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Bug Enhanced, Original recording remastered


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Bug
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Audio CD, Enhanced, Original recording remastered, March 22, 2005
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Amazon's Dinosaur Jr. Store

Music

Image of album by Dinosaur Jr.

Photos

Image of Dinosaur Jr.

Biography

There is nothing quite like a Dinosaur Jr. album. The best ones are always recognizable from the first notes. And even though J tries to trip us up by smearing "Don't Pretend You Didn't Know" with keyboards, it's clear from the moment he starts his vocals that this is the one and only Dinosaur Jr., long reigning kings of Amherst, Massachusetts (and anywhere else they ... Read more in Amazon's Dinosaur Jr. Store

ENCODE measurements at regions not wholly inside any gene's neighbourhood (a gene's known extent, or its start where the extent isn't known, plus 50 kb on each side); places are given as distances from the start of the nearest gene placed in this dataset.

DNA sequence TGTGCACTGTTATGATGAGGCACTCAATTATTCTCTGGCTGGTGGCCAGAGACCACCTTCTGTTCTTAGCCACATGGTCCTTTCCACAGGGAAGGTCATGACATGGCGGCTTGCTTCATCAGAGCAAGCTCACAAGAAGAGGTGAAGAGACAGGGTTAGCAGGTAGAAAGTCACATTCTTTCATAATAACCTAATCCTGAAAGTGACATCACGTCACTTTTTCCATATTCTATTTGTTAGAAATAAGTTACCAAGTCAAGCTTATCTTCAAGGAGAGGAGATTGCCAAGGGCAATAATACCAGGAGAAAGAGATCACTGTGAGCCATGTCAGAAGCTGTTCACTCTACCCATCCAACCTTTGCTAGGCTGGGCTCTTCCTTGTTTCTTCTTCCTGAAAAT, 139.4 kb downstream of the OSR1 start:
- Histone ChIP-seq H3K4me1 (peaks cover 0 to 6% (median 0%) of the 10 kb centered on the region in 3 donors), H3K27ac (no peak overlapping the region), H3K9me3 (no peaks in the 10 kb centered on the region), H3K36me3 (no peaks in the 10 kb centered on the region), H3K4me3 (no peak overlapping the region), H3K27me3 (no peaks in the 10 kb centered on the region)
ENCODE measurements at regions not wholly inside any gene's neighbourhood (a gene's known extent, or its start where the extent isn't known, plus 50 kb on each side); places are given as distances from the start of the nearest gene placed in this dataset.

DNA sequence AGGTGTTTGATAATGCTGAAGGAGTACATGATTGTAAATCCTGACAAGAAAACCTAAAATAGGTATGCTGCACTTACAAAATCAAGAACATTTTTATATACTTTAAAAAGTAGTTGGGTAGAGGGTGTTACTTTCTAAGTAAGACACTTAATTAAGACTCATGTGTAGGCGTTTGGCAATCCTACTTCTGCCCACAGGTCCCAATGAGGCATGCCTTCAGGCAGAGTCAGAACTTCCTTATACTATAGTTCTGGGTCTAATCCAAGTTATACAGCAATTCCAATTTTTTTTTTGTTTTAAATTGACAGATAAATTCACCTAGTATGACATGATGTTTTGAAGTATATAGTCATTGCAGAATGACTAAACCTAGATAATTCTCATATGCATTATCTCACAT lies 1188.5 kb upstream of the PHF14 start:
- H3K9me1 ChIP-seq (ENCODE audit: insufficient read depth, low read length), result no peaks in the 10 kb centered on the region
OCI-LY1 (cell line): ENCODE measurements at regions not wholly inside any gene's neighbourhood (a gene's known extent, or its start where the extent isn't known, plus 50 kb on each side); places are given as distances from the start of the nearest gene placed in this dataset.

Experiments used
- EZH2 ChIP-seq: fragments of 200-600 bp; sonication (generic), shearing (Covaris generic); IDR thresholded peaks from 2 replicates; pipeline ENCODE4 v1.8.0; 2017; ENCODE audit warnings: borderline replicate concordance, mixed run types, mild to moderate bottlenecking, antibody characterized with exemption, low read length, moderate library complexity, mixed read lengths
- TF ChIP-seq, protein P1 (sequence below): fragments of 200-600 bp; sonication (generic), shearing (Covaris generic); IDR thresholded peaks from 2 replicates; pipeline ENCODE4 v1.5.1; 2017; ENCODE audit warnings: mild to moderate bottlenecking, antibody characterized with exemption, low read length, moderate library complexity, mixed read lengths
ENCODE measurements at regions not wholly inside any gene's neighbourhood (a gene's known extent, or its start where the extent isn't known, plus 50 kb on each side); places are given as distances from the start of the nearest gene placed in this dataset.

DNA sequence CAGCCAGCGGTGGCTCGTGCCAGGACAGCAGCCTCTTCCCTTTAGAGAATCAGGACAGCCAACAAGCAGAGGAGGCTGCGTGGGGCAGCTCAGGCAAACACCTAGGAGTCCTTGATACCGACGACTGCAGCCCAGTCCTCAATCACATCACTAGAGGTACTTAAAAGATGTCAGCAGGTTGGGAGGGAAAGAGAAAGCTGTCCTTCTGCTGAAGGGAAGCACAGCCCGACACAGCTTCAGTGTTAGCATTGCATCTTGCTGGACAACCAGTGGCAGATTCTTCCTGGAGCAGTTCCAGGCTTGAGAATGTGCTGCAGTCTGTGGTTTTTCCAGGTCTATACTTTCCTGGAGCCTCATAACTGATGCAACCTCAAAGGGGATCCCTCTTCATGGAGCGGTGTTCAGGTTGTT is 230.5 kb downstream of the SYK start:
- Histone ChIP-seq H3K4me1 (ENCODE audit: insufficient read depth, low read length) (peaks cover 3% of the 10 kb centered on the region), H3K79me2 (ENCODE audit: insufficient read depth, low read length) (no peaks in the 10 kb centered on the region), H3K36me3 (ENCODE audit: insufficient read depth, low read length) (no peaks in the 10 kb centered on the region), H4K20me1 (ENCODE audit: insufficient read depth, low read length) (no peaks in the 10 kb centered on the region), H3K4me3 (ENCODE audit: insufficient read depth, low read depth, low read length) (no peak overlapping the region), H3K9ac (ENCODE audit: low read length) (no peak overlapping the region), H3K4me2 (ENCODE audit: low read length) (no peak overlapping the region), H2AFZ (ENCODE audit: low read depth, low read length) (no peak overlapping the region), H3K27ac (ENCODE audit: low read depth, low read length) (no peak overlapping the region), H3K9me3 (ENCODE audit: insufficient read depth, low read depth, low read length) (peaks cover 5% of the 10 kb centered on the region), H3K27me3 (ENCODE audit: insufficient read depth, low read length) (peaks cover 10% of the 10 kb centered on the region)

Visit Amazon's Dinosaur Jr. Store
for 41 albums, 6 photos, and 2 full streaming songs.


Frequently Bought Together

Bug + You're Living All Over Me + Dinosaur Jr
Price for all three: $47.97

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Product Details

  • Audio CD (March 22, 2005)
  • Number of Discs: 1
  • Format: Enhanced, Original recording remastered
  • Label: Merge Records
  • ASIN: B0007NMKB2
  • Average Customer Review: 4.8 out of 5 stars  See all reviews (27 customer reviews)
  • Amazon Best Sellers Rank: #84,253 in Music (See Top 100 in Music)

1. Freak Scene
2. No Bones
3. They Always Come
4. Yeah We Know
5. Let It Ride
6. Pond Song
7. Budge
8. The Post
9. Don't
10. Keep the Glove
11. Freak Scene [Video]

Editorial Reviews

Dinosaur Jr.'s first three albums 'Dinosaur,' 'You're Living All Over Me' and 'Bug ' were all previously released by the Homestead and SST labels. The CDs have been remastered and include a smattering of bonus tracks and rare photos. Sonic Youth's Thurston Moore, Mike Watt and Guided By Voices' Robert Pollard contributed to new liner notes. Merge. 2005.

Customer Reviews

4.8 out of 5 stars
5 star
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See all 27 customer reviews
This is a must-have for any serious music fan.
Sean S McVity
The little descending guitar riff/fill that permeates throughout the song gives it a unique identity on the album as it slowly winds its way to the climactic end.
John